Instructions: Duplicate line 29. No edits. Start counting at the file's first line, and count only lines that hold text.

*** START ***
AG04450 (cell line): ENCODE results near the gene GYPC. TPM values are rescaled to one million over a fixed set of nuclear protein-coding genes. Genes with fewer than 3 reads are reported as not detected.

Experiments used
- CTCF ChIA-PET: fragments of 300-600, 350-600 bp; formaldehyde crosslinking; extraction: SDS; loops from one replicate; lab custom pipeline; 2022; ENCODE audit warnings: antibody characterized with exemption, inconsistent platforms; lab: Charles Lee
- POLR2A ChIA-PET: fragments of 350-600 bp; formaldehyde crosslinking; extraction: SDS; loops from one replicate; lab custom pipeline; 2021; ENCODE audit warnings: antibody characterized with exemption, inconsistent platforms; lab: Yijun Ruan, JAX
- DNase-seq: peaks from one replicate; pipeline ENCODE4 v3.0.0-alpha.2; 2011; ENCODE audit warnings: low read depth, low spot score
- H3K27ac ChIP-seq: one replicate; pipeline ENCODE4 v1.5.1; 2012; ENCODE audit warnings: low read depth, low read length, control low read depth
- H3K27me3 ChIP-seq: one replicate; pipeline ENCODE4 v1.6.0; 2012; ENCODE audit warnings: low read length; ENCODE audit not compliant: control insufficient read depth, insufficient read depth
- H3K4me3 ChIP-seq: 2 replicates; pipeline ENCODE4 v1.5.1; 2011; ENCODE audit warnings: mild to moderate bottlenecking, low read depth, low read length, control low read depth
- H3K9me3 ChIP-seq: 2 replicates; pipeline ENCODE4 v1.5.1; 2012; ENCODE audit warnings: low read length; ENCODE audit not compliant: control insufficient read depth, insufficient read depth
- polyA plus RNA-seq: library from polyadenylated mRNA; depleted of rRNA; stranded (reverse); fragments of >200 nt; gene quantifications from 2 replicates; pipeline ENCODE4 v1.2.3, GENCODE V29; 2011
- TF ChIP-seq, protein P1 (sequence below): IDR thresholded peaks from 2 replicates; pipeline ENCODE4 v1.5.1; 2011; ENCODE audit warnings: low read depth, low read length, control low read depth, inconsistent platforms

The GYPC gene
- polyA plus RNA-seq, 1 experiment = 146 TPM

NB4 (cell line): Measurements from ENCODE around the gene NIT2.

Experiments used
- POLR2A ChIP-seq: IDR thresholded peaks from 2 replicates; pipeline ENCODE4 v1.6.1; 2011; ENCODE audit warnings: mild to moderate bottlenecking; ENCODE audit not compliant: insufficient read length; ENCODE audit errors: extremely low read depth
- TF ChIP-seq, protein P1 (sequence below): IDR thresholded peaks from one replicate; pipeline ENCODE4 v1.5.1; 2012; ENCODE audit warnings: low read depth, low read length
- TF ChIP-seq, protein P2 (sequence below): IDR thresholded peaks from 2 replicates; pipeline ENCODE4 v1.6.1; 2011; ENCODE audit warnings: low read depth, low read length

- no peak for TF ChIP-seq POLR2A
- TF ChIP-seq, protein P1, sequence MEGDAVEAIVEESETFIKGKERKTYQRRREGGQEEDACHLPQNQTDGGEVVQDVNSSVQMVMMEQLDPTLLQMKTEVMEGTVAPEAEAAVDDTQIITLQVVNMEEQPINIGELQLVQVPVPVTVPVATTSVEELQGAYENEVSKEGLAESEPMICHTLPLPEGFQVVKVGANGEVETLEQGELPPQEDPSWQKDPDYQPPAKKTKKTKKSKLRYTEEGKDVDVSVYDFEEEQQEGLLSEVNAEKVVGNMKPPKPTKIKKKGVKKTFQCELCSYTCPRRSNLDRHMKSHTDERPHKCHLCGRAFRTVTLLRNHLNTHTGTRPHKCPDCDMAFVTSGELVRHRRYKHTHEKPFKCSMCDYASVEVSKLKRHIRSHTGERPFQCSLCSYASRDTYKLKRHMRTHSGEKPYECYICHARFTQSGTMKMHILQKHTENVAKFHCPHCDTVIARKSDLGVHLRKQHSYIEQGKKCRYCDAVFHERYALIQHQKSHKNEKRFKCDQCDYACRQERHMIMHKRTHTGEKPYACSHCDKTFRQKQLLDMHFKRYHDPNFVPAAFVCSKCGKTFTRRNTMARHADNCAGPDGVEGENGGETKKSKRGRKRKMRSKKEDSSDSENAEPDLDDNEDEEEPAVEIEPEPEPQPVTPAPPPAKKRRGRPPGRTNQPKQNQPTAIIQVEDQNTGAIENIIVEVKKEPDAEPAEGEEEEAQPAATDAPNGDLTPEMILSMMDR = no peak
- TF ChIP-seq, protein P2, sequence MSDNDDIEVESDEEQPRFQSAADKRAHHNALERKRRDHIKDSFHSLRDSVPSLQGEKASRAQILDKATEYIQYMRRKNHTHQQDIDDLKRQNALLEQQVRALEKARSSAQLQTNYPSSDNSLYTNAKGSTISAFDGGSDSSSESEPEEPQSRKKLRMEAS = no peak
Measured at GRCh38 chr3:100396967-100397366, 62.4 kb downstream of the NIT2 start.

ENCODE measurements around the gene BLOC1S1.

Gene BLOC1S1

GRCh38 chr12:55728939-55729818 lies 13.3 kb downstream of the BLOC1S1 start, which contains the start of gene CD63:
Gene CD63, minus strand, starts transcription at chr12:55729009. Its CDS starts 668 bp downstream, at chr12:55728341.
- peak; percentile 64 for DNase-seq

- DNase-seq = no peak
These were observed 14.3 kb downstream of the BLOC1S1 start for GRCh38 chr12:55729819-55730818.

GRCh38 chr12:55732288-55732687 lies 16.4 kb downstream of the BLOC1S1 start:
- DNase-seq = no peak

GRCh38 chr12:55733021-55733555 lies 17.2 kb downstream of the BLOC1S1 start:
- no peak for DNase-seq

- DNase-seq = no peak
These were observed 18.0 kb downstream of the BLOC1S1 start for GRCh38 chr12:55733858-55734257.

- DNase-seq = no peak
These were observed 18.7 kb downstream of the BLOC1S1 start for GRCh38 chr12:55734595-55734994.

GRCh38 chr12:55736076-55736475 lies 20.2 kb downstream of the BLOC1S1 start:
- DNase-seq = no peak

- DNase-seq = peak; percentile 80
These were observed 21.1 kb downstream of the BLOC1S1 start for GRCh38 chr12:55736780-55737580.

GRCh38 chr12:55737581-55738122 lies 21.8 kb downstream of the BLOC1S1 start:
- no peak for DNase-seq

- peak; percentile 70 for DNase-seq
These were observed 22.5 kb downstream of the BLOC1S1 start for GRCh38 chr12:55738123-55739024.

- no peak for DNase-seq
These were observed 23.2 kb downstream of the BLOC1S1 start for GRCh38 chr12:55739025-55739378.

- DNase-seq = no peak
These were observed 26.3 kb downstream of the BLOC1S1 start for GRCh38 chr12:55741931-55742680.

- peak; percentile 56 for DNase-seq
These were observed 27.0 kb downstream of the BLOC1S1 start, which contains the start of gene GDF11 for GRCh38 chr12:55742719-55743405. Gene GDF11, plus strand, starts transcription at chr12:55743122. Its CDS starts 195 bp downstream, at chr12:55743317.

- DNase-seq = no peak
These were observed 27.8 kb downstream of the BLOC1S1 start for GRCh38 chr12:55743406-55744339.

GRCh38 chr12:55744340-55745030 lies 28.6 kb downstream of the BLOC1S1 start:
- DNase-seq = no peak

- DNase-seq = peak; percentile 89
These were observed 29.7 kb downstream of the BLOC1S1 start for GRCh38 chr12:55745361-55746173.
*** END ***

These were observed 14.3 kb downstream of the BLOC1S1 start for GRCh38 chr12:55729819-55730818.